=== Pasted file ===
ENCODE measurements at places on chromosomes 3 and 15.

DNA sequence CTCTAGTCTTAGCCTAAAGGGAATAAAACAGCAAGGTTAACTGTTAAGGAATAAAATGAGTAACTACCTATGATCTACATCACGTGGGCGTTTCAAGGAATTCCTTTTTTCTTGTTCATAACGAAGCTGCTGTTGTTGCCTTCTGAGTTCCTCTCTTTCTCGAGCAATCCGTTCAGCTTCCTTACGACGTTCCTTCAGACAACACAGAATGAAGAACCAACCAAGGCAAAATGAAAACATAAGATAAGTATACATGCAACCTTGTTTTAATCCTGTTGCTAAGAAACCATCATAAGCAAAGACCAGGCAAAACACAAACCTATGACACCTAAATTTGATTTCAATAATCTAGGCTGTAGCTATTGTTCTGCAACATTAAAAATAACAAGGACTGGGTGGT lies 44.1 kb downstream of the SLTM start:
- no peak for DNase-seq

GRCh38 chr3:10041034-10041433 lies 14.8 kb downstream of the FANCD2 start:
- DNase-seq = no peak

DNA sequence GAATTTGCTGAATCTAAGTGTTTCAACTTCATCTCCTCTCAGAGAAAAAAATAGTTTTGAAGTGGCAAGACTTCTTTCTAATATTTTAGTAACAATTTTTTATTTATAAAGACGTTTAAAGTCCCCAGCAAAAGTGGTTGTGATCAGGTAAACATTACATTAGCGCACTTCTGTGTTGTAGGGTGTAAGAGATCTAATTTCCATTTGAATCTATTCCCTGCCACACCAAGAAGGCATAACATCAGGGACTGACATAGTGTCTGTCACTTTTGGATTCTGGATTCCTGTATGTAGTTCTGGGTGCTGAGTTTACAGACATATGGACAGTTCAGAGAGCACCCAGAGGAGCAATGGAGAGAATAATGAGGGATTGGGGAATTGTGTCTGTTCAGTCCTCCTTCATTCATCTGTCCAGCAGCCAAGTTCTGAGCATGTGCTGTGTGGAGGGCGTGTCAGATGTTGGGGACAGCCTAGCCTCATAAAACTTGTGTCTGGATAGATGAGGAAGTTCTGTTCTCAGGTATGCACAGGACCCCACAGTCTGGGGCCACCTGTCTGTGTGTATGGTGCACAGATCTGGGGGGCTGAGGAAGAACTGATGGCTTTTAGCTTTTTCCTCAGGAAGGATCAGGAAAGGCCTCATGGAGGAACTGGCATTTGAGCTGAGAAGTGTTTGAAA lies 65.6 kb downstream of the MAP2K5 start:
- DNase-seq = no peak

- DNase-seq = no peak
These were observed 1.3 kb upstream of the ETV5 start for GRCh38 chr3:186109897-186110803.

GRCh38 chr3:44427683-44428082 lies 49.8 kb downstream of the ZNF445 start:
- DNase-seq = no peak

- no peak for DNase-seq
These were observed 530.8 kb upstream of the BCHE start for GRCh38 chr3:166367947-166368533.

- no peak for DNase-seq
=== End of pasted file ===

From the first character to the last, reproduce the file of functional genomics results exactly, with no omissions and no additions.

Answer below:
ENCODE measurements at places on chromosomes 3 and 15.

DNA sequence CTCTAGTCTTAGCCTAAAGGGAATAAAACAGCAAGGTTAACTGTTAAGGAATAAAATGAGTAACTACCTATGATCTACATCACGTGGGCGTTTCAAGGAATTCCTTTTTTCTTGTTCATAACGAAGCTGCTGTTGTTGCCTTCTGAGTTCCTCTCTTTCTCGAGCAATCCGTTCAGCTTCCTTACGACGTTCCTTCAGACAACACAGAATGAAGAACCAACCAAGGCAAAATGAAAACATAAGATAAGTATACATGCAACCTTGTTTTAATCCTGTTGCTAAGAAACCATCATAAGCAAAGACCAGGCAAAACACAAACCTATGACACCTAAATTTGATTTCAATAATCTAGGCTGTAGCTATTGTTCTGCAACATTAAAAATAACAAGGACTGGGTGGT lies 44.1 kb downstream of the SLTM start:
- no peak for DNase-seq

GRCh38 chr3:10041034-10041433 lies 14.8 kb downstream of the FANCD2 start:
- DNase-seq = no peak

DNA sequence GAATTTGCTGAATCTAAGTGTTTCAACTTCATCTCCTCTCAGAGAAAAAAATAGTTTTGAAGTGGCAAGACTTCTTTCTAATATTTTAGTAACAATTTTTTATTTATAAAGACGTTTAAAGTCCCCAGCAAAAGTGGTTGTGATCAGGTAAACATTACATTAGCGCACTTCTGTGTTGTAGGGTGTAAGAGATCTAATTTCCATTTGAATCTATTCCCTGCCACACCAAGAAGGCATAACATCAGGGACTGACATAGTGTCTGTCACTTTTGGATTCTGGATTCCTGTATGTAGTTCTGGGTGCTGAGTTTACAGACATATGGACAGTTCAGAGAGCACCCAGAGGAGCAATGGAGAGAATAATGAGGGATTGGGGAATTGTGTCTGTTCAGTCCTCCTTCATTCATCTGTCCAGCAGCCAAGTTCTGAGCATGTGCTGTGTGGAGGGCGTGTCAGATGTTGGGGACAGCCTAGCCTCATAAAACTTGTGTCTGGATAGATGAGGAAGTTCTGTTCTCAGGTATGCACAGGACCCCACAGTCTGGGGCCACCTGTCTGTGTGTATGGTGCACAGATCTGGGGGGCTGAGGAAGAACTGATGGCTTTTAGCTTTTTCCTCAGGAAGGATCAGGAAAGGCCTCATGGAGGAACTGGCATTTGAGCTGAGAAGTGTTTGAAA lies 65.6 kb downstream of the MAP2K5 start:
- DNase-seq = no peak

- DNase-seq = no peak
These were observed 1.3 kb upstream of the ETV5 start for GRCh38 chr3:186109897-186110803.

GRCh38 chr3:44427683-44428082 lies 49.8 kb downstream of the ZNF445 start:
- DNase-seq = no peak

- no peak for DNase-seq
These were observed 530.8 kb upstream of the BCHE start for GRCh38 chr3:166367947-166368533.

- no peak for DNase-seq